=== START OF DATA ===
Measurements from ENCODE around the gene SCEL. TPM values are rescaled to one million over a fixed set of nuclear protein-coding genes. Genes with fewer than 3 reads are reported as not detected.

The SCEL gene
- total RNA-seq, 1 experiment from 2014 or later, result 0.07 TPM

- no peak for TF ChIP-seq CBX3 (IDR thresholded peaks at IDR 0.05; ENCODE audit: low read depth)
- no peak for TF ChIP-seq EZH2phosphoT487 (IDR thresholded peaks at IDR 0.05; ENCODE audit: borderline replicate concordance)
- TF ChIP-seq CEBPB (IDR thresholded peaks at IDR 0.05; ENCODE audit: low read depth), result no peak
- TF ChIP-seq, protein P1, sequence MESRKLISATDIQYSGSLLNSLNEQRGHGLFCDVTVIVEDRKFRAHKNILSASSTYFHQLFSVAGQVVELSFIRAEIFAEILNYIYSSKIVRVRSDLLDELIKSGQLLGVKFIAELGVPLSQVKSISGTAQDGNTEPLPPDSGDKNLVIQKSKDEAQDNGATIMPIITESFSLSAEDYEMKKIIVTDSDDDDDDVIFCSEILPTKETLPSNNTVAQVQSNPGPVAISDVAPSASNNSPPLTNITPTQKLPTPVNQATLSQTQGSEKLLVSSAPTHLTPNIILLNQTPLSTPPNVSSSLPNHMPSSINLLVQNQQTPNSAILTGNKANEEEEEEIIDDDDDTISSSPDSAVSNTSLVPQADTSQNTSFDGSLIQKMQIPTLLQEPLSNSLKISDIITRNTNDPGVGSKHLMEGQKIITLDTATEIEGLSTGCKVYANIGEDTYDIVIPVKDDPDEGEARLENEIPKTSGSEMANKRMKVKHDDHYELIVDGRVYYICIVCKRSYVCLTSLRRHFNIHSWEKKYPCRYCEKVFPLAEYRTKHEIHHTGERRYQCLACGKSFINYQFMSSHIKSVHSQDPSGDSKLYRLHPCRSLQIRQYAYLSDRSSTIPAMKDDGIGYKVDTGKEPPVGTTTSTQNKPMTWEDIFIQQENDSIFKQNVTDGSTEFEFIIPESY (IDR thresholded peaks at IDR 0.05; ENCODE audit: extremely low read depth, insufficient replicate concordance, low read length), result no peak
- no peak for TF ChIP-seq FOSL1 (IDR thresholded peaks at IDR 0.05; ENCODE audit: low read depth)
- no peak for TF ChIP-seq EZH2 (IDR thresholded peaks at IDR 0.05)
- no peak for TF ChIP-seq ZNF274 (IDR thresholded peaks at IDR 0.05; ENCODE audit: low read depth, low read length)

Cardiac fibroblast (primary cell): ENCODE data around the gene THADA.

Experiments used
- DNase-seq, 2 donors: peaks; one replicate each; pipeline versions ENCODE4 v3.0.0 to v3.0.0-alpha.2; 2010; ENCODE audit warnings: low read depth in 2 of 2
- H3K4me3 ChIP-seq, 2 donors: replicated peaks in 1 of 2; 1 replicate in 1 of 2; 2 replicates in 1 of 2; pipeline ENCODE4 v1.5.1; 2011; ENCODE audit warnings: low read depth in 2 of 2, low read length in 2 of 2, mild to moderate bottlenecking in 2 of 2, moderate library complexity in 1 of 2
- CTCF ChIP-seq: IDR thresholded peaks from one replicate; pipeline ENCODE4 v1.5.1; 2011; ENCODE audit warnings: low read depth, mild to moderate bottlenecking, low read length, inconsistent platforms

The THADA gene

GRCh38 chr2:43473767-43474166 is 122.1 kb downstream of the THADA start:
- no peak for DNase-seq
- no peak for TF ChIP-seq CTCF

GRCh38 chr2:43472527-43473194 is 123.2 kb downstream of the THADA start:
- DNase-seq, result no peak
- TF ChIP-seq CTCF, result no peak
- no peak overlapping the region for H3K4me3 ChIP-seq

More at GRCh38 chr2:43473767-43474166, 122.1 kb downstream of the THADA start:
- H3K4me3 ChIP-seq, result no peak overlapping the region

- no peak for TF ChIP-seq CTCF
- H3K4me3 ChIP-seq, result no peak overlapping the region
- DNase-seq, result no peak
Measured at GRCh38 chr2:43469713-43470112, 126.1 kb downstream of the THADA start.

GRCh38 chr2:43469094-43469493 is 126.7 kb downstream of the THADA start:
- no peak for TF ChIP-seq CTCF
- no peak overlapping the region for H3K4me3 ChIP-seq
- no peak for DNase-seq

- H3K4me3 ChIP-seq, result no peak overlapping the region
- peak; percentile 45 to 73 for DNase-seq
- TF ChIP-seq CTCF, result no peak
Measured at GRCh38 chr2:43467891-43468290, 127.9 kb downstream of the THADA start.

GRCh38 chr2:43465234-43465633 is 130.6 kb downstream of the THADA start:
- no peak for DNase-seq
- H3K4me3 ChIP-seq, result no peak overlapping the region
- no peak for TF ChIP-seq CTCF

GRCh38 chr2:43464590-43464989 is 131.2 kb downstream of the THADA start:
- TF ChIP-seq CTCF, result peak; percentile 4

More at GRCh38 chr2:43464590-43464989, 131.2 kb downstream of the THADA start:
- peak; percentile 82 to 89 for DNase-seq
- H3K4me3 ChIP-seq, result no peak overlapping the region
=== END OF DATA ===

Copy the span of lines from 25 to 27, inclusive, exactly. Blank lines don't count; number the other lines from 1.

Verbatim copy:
- H3K4me3 ChIP-seq, result no peak overlapping the region

- no peak for TF ChIP-seq CTCF
- H3K4me3 ChIP-seq, result no peak overlapping the region